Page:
banner image

Lockdown unlocks new AT research initiative

Lockdown unlocks new AT research initiative

Not quite everything about the Coronavirus lockdown is completely negative. One result of the lockdown has been that many researchers around the world have been sent home from their laboratories. This means that they have more time on their hands to think and talk about broader issues.

Taking advantage of this, the AT Society in partnership with the A-T Children’s Project has invited leading researchers from within and beyond the AT research world to join small discussion groups to focus on a number of key issues. The groups are meeting by video. The aim of the discussions is to assess the current state of knowledge and plan where we need to focus our research efforts in future and how we can best collaborate to make progress.

The three groups are discussing the following subjects:

  • “The mechanisms underlying the neurodegeneration in AT”. It’s one of the big unanswered questions in AT why some cells in the brain die in the absence of ATM but not others. If and if we could only understand it would help us develop treatments.
  • Developing vectors for gene therapy in AT – the ATM gene is so big that current gene-therapy vectors (the mechanism for carrying the corrected gene) don’t have enough capacity. It is important that we overcome this hurdle to enable gene-therapy approaches to treating AT.
  • Establishing induced AT Purkinje cells and cerebellar organoids – the first ATM-deficient Purkinje cells have been produced in the lab, see below, but this is cutting-edge science and much needs to be done to maximise the potential of such cells to help understand and develop treatments for AT.

These are three of the key issues in AT research today. We also hope that the discussions may identify potential research projects for the major investment the AT Society is about to make in research funding.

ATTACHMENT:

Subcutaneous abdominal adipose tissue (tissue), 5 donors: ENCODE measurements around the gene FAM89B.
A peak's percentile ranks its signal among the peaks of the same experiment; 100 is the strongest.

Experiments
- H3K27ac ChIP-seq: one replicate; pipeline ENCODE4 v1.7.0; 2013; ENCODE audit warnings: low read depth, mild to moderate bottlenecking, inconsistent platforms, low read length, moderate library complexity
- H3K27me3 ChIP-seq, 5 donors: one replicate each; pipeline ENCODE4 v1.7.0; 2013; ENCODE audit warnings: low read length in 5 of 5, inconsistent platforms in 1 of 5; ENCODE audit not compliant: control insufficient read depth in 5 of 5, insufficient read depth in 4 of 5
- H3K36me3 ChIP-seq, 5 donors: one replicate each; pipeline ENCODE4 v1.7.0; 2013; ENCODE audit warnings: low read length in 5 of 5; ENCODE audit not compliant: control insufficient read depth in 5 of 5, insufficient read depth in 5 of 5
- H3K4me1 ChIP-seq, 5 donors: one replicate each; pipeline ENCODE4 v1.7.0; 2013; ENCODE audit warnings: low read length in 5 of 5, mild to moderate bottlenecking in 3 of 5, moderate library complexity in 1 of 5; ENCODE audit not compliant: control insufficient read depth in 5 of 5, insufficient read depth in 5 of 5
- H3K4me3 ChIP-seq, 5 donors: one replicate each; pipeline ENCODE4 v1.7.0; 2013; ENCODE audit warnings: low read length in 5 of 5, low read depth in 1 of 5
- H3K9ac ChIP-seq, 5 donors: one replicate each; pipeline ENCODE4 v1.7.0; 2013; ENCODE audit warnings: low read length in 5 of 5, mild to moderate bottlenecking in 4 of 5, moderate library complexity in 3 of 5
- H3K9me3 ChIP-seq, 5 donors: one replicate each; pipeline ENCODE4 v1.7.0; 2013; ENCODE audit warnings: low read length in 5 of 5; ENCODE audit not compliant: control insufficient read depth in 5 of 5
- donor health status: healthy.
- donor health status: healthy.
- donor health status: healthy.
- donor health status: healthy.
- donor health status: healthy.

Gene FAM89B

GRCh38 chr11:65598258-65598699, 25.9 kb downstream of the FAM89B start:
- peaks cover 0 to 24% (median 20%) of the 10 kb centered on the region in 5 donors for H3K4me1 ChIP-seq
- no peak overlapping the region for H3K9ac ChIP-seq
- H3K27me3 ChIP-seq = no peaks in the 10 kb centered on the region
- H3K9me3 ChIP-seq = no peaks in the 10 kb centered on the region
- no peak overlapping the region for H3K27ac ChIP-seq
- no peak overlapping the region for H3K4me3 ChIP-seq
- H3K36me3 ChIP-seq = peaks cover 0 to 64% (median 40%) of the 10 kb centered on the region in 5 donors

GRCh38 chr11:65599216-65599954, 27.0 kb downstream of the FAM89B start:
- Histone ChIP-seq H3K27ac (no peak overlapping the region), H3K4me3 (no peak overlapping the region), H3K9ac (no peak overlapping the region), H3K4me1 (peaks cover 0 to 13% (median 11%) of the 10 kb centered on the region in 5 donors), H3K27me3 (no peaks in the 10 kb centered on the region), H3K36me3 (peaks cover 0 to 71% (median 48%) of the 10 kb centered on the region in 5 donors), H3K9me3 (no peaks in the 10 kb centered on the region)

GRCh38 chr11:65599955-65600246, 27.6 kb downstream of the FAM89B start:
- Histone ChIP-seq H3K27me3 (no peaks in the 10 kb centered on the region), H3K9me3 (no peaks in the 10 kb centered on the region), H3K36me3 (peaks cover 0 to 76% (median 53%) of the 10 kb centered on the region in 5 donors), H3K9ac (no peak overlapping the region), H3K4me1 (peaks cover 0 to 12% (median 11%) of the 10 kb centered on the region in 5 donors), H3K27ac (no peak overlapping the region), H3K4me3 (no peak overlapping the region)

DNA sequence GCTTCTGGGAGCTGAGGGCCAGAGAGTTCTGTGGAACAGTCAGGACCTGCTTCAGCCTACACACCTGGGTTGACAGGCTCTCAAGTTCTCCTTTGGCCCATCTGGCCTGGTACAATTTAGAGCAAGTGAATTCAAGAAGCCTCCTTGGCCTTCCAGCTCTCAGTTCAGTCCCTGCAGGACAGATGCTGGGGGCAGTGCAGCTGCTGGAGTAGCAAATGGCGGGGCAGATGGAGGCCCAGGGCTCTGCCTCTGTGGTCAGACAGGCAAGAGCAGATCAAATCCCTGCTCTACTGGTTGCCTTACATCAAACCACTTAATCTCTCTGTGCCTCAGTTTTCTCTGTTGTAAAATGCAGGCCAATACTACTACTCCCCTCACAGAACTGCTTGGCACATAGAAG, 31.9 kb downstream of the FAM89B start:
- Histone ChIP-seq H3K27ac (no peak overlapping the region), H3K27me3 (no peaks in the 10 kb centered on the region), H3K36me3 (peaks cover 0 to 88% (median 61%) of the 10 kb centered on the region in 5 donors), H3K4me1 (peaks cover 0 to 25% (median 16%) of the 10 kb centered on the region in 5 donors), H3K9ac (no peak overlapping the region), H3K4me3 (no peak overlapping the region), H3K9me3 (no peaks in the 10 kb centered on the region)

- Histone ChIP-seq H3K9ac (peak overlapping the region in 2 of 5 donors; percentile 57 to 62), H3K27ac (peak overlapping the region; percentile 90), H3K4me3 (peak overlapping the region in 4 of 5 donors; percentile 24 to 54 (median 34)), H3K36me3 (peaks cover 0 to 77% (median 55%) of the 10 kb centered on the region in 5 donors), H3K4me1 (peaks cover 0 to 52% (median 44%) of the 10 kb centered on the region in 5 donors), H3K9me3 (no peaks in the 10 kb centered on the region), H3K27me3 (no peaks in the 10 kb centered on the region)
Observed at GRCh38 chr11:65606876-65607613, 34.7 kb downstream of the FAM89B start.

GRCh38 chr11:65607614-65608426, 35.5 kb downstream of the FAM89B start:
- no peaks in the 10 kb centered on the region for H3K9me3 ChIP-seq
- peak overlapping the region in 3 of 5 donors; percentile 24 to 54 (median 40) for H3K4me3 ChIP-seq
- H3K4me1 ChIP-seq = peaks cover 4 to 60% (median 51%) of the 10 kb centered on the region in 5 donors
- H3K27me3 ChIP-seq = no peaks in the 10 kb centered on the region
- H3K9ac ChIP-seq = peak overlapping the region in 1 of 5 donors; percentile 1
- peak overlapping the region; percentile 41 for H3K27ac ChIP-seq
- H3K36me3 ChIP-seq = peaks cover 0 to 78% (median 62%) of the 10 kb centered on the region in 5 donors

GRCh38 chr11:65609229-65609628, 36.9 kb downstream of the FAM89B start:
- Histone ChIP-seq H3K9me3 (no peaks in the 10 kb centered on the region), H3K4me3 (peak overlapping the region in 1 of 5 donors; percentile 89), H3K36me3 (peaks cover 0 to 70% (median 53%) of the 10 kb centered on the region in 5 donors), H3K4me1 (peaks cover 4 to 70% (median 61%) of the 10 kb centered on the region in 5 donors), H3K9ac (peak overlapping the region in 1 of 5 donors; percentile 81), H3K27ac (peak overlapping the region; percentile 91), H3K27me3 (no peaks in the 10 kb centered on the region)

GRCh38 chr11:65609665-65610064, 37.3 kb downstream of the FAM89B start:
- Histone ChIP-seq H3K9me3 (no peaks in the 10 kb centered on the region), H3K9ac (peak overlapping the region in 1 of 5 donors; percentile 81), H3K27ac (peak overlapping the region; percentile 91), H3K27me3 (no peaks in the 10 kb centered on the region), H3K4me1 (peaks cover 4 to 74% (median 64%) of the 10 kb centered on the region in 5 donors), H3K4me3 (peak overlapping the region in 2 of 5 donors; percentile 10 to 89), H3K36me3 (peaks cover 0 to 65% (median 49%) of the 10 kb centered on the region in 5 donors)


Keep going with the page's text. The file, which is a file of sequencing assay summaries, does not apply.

Meeting on neurodegeneration

On 23rd April we had the first of these “virtual” meetings focusing on the mechanisms underlying the neurodegeneration in AT.  We assembled an international team of 8 leading researchers from the USA, UK and Europe.  The discussion was very fruitful and participants were very positive about it.

As this was an in-depth discussion between scientists, it is not easy to give a simple summary of what was discussed. However, for those interested in the science, here are some of the key points:

  1. As many may know, mice lacking ATM do not show the progressive ataxia which affects people with AT. Recent studies have identified a mouse model, deficient in ATM and with a mutation in another protein that interacts with ATM, that does show progressive ataxia similar to that in people.
  2. Using this mouse model, researchers have found an abnormal event which arises during early postnatal cerebellar development. That is at a time after birth when rapid cell proliferation takes place to generate cerebellar neurons. Moreover, this abnormality is similar to something observed in cultured cell lines that undergo replication.
  3. This suggests that it may be a major event an early stage of postnatal brain development that leads to the progressive ataxia, rather than what is happening at a later stage when the neuronal cells have ceased dividing.
  4. This hypothesis paves the way for more focused studies on how ATM dysfunction causes ataxia.
  5. Nonetheless, it was recognised that ATM is likely to have additional roles during stages subsequent to cerebellar development and these possibilities were also discussed.

The potential significance of this for follow-up studies eventual treatment outcomes were also discussed and will be the subject of a follow up call. A second workshop, on using stem cells to create neuronal and other brain cells in the laboratory, was held and we will be publishing details of that in the near future.